Learning to swim early is important for the integral biological, psychological and social development of a child. Swimming positively impacts breathing, the cardiovascular system, bones, muscles and body thermoregulation. If a child is provided with an opportunity to move in water before it learns to walk, it will move in water by pushing forward using both legs simultaneously. This movement will later develop into something similar to breaststroke. If children start with swimming at the age of twelve months, they will move imitating walking, i.e. alternating feet. When they start with early swimming training, children get used to floating in the prone position, i.e. to the basic swimming position.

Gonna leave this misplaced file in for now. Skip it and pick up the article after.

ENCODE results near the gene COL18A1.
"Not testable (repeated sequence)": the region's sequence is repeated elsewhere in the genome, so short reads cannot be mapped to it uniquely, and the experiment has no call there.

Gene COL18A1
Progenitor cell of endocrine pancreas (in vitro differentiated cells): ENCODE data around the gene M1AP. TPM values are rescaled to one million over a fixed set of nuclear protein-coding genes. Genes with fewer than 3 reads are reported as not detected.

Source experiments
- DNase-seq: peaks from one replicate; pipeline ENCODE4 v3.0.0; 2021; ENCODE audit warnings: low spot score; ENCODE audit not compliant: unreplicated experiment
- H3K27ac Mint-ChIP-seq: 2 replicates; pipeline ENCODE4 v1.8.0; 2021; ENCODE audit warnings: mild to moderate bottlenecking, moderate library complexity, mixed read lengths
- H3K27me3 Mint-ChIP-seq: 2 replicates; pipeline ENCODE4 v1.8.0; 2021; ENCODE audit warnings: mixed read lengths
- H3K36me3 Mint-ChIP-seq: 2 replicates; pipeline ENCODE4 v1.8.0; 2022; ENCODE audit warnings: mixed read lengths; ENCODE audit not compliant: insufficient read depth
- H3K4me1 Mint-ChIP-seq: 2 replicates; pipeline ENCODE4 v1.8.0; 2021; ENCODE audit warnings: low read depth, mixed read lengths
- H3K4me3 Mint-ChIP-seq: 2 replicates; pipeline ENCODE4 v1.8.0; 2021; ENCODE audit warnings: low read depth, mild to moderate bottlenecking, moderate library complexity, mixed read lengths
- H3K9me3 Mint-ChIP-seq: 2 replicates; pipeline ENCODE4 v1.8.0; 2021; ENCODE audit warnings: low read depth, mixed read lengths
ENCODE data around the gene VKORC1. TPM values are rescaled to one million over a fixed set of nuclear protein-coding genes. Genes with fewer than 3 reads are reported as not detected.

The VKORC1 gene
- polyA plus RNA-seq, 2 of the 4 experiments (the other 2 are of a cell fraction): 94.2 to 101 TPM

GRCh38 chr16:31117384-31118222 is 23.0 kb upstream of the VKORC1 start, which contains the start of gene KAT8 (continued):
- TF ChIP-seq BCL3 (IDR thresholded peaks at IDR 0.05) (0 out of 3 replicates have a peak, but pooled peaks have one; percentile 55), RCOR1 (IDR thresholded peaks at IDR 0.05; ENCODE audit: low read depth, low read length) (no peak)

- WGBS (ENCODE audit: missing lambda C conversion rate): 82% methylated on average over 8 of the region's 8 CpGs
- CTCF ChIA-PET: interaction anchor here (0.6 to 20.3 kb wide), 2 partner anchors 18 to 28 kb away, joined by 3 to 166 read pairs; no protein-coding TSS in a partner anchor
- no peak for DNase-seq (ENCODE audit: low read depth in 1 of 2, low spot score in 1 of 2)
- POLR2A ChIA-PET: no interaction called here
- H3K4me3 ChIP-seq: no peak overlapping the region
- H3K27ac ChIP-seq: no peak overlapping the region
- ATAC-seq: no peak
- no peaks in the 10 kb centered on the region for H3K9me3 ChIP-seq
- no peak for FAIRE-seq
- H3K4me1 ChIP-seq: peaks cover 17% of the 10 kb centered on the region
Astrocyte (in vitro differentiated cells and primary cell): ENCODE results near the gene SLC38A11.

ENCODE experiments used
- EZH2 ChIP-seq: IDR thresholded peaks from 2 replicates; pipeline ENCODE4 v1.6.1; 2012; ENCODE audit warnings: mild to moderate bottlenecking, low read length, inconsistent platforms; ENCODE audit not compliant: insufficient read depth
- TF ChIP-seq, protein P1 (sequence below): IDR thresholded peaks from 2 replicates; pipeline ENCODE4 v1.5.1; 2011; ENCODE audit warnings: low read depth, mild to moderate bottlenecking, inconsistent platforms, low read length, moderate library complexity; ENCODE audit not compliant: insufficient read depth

Swimming maintains and develops the innate swimming reflex as a natural means of moving in water. Swimming positively influences overall child’s development. A child gets accustomed to independent movements in water – it moves forwards and backwards, it halts, rotates and paddles. Play and movement in water, accompanied by an increased breathing rate result in the improvement of endurance. Warm water makes a child feel satisfied and relaxed. It gets some exercise and therefore sleeps better and calmer. Swimming is performed in the horizontal position thus activating all major muscles groups. Regular and systematic exercise in water enables faster development of children who do it in comparison to the children of the same age who do not swim.